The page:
June 23 (UPI) -- London police said Friday they are considering manslaughter charges in the June 14 Grenfell Tower fire in which at least 79 people died.
The 24-story apartment building was quickly engulfed in flames, and investigators have focused on decorative siding, known as cladding as the potential cause. Its polyethylene and aluminum composition may have hastened the spread of the fire.
Detective Superintendent Fiona McCormick of the Metropolitan Police, which is leading the investigation, said the fire started with an apartment refrigerator and was not deliberately set. She added that investigators will try to determine if the cladding was illegally installed. The material used in the cladding is banned in the United States and cannot be installed higher than 40 feet, the limit of most fire fighters' ladders, in some areas of Europe. The manufacturer, U.S.-based Arconic, advises that the material should not be used above 32 feet.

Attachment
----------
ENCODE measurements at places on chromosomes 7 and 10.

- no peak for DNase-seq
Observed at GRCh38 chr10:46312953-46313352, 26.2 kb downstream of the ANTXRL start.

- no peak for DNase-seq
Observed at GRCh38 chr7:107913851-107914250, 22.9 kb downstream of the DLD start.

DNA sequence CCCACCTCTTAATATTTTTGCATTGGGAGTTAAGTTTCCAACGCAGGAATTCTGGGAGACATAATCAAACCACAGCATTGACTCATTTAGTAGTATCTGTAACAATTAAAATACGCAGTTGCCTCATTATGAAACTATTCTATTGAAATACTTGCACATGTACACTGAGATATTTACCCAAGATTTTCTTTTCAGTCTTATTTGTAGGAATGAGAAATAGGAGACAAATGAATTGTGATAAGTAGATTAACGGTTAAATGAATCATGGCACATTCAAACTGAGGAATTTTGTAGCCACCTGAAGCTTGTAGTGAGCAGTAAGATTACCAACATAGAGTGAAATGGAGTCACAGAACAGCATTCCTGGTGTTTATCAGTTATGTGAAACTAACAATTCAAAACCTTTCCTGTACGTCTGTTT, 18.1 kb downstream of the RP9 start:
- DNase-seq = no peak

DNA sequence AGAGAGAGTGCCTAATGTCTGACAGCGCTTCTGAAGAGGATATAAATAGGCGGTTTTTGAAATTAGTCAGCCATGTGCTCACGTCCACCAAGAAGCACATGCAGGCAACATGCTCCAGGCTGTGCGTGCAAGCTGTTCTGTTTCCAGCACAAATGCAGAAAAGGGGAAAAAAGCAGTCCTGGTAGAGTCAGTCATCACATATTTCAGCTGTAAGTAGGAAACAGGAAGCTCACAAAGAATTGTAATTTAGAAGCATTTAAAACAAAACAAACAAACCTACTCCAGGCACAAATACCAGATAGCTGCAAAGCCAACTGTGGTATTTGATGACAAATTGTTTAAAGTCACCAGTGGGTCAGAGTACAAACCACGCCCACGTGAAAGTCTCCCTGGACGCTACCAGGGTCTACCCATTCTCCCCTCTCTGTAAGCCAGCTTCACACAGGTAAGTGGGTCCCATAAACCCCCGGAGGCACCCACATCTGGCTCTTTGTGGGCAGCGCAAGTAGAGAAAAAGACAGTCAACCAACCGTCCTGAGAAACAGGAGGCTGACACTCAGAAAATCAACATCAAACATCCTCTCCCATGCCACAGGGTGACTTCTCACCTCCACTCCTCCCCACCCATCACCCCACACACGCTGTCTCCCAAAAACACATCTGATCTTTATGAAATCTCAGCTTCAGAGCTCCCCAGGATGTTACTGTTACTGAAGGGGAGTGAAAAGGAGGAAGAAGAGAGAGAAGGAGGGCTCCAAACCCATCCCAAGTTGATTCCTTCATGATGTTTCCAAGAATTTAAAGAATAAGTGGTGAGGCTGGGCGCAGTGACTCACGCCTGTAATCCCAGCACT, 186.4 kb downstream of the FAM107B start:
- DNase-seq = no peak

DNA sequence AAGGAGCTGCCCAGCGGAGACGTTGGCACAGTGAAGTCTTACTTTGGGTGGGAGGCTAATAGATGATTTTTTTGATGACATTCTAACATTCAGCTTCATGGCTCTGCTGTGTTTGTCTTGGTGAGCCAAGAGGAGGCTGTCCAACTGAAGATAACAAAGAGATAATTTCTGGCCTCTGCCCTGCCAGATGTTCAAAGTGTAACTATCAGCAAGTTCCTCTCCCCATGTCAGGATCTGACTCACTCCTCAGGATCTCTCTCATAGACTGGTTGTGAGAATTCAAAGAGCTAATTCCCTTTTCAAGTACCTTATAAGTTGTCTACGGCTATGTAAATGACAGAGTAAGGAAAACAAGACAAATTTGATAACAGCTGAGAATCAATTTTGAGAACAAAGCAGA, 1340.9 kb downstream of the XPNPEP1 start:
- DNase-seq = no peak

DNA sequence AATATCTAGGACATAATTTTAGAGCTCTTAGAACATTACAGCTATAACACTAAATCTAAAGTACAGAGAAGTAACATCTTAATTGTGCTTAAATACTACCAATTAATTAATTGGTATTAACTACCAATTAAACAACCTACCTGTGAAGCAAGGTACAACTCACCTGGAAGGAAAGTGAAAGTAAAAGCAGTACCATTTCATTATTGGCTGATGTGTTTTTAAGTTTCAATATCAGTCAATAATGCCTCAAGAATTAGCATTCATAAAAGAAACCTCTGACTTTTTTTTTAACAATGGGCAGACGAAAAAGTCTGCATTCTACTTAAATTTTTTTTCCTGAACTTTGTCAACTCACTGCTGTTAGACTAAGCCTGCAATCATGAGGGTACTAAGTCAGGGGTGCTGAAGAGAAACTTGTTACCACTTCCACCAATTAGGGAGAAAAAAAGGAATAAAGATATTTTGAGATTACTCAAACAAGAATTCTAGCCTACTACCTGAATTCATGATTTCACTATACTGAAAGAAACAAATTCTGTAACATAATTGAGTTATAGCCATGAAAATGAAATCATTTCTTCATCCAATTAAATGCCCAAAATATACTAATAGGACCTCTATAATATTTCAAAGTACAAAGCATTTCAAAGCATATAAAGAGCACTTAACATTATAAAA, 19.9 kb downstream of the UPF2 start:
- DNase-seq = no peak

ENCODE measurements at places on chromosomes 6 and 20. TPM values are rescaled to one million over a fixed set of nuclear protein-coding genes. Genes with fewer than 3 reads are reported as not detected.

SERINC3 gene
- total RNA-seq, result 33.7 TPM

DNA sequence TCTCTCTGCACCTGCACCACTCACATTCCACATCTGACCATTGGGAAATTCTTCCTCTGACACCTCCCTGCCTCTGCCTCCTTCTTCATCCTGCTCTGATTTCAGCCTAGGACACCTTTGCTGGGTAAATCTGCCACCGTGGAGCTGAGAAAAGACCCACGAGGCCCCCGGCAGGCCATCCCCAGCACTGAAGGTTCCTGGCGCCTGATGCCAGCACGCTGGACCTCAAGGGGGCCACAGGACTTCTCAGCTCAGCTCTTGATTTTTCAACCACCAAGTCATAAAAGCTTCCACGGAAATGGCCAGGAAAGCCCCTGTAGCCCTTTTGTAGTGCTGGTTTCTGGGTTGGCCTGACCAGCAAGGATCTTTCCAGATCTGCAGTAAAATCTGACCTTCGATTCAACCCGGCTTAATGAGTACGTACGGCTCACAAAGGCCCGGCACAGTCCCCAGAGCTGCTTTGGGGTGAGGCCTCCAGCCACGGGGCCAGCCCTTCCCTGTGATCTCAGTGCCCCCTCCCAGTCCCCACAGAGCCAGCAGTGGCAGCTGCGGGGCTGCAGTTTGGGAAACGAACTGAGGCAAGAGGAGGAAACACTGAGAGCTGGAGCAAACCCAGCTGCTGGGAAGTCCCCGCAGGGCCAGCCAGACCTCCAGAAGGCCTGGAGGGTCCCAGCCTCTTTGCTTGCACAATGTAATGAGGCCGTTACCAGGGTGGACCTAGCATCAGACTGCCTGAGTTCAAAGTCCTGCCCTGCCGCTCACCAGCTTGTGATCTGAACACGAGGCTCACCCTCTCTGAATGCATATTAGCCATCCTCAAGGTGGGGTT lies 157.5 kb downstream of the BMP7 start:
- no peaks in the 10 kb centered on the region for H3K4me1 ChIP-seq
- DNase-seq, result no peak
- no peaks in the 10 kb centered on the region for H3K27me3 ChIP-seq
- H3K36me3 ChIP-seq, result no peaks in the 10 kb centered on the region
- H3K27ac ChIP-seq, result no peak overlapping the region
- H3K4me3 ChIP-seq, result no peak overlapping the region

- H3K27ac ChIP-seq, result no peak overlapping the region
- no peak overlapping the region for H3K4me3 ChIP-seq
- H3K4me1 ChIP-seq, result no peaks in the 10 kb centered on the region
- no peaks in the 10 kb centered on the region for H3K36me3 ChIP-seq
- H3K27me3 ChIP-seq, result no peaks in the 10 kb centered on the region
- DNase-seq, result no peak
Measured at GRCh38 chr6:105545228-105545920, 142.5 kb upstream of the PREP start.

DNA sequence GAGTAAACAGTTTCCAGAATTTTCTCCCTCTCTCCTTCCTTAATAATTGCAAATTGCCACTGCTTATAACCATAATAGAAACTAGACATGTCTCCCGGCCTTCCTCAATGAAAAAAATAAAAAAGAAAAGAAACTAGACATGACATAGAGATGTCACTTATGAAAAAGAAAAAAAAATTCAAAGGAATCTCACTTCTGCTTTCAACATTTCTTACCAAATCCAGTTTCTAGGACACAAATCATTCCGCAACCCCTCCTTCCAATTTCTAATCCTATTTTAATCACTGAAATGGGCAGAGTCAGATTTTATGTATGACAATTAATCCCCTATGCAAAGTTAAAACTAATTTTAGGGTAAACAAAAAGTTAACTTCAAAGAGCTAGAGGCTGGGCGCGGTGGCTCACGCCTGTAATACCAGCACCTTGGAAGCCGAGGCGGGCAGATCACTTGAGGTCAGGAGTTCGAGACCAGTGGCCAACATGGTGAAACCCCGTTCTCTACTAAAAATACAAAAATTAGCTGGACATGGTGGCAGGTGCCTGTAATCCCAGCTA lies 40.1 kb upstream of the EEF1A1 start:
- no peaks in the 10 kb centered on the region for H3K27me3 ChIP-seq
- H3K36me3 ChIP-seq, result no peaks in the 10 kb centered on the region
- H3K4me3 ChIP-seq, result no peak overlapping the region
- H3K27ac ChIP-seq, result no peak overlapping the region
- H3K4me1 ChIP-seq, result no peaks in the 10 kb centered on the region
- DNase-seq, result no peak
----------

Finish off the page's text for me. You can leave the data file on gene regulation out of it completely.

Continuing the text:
McCormick also said the building's insulation material is under analysis.
"Preliminary tests show the insulation samples collected from Grenfell Tower combusted soon after the tests started. The initial test on the cladding tiles also failed the safety tests," she said.
Britain enacted a corporate manslaughter law in 2007 and has seen 15 guilty verdicts and three acquittals since, with one case yet to go to trial. Fines ranging from $63,600 to $890,000 have been assessed. McCormick said that documents regarding Grenfell Tower have been seized from several businesses but no one has been questioned thus far.
"We will identify and investigate any criminal offence and, of course, given the deaths of so many people, we are considering manslaughter, as well as criminal offences and breaches of legislation and regulations. We are looking at every criminal offence from manslaughter onwards, we are looking at every health and safety and fire safety offences and we are reviewing every company at the moment involved in the building and refurbishment of Grenfell Tower," she added.